Go on, give it a go. Buy yourself a lovely notebook and start writing in it.

3. Gratitude

We’re so busy, aren’t we? We don’t stop to appreciate, we don’t stop to realise how much we really have, we don’t slow down enough to SEE any of it, to FEEL any of it.

You can start by simply saying, “Thank you” to things, out loud or in your head. Gratitude is opening your heart to see and feel what is around and not join this modern world game of always rushing to the next thing.

If you want, you could also write in your journal, perhaps at the end of the day, things you are grateful for.

4. Ta-da list

All too often we look at what we haven’t done, don’t we? Perhaps at the end of the day, list all the things you have done and TA DA!!! Wow, look at how much you have done!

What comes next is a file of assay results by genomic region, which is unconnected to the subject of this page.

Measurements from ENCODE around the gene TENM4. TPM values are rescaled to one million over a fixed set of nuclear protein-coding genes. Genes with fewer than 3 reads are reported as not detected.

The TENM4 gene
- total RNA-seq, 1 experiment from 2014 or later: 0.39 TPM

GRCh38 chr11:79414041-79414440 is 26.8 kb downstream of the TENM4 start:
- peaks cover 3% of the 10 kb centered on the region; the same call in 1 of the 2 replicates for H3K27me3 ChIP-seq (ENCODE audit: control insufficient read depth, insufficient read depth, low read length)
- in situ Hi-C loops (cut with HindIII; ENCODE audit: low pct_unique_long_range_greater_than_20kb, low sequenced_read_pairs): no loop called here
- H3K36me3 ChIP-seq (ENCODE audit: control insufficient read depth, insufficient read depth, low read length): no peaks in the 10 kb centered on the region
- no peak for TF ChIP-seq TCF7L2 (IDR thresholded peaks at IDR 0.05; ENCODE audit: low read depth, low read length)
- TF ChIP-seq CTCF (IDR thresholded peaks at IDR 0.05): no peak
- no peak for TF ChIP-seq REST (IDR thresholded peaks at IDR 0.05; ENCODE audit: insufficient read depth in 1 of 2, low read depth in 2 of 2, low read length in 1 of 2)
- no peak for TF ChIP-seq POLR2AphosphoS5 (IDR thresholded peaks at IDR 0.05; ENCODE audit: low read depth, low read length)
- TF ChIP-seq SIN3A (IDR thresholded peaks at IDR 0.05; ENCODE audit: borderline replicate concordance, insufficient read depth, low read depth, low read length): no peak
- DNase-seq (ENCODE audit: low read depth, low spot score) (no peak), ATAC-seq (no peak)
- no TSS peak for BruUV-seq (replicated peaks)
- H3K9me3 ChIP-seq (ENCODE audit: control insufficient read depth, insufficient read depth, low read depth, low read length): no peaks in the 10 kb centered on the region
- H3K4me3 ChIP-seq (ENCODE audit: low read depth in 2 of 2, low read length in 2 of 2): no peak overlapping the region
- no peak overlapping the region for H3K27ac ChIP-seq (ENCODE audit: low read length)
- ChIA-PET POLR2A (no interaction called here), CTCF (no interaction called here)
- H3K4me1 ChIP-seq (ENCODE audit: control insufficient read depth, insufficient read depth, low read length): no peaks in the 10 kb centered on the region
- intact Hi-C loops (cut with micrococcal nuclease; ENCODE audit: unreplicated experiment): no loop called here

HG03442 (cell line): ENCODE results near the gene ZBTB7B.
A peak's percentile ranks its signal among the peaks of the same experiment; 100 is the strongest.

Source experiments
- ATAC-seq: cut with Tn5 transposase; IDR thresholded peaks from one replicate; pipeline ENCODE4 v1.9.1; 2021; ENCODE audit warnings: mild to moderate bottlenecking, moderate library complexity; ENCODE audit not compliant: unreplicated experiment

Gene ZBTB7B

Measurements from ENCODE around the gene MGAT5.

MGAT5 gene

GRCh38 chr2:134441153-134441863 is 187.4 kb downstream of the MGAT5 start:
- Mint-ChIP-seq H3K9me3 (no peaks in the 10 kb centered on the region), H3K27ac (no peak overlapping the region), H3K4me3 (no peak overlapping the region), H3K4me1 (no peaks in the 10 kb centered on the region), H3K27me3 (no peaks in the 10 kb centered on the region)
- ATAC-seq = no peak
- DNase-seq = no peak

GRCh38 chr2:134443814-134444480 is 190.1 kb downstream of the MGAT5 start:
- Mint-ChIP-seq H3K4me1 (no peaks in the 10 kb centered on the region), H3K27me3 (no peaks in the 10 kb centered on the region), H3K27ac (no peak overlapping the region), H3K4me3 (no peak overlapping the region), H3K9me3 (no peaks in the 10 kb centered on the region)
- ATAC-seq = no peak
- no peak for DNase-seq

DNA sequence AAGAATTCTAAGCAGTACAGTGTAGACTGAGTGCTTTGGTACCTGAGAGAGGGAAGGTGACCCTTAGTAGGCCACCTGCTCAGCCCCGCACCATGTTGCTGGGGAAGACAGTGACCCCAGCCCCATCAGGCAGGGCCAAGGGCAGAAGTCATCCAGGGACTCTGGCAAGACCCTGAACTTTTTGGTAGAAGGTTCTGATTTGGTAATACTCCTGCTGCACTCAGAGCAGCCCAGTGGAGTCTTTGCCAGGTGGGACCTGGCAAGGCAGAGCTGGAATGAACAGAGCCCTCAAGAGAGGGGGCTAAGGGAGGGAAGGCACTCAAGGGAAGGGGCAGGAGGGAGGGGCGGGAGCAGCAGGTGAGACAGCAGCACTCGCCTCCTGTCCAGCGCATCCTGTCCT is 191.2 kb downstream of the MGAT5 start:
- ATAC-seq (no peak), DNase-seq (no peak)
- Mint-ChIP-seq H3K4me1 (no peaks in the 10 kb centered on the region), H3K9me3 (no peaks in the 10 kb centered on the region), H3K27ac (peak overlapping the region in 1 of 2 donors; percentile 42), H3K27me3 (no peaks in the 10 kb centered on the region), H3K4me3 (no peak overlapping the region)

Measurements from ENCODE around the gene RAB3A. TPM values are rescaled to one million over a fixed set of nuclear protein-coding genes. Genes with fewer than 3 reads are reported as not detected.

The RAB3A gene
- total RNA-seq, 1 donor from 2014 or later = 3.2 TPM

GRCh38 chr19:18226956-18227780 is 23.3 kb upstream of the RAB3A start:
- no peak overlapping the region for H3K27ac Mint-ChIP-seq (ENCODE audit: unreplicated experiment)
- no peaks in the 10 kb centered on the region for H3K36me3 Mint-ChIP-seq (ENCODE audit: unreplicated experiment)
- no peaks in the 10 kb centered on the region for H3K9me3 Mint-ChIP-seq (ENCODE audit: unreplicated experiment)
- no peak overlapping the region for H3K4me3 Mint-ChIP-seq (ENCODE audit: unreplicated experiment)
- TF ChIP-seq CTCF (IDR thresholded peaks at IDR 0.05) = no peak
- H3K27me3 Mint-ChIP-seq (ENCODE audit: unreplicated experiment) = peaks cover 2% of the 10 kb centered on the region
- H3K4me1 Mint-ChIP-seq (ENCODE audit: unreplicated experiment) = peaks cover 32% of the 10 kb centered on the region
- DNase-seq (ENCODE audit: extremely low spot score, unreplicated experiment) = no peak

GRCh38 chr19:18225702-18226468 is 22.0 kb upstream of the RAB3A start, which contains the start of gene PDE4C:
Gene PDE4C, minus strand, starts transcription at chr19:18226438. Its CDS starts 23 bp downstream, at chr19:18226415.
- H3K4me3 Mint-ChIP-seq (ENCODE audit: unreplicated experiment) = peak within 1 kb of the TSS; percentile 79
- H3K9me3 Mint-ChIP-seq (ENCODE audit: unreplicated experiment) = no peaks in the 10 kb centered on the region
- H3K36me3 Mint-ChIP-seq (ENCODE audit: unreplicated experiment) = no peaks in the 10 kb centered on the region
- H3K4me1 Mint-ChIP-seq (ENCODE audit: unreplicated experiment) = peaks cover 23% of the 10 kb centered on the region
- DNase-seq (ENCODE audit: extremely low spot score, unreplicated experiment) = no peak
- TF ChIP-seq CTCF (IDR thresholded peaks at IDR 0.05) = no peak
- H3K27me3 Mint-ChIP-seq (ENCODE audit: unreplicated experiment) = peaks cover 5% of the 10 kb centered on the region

Focusing on achievements gives a sense of accomplishments, boosts self esteem and confidence and gives a feeling of calm that you are going in the right direction, things are getting done, you can slow down the pace and yes, it will all be OK.

5. Play

Why don’t we play as adults? We seem to get into a rut of work, chores, passing out, work, chores, passing out (note I didn’t say sleep…)

Those adults who have hobbies they can dive into and time flies are happier because they are resting on so many levels. And no, it doesn’t have to be the gym, although exercise does help.

I’m talking about fun here, playing, letting your inner child out and taking the lead.

What does play mean to you?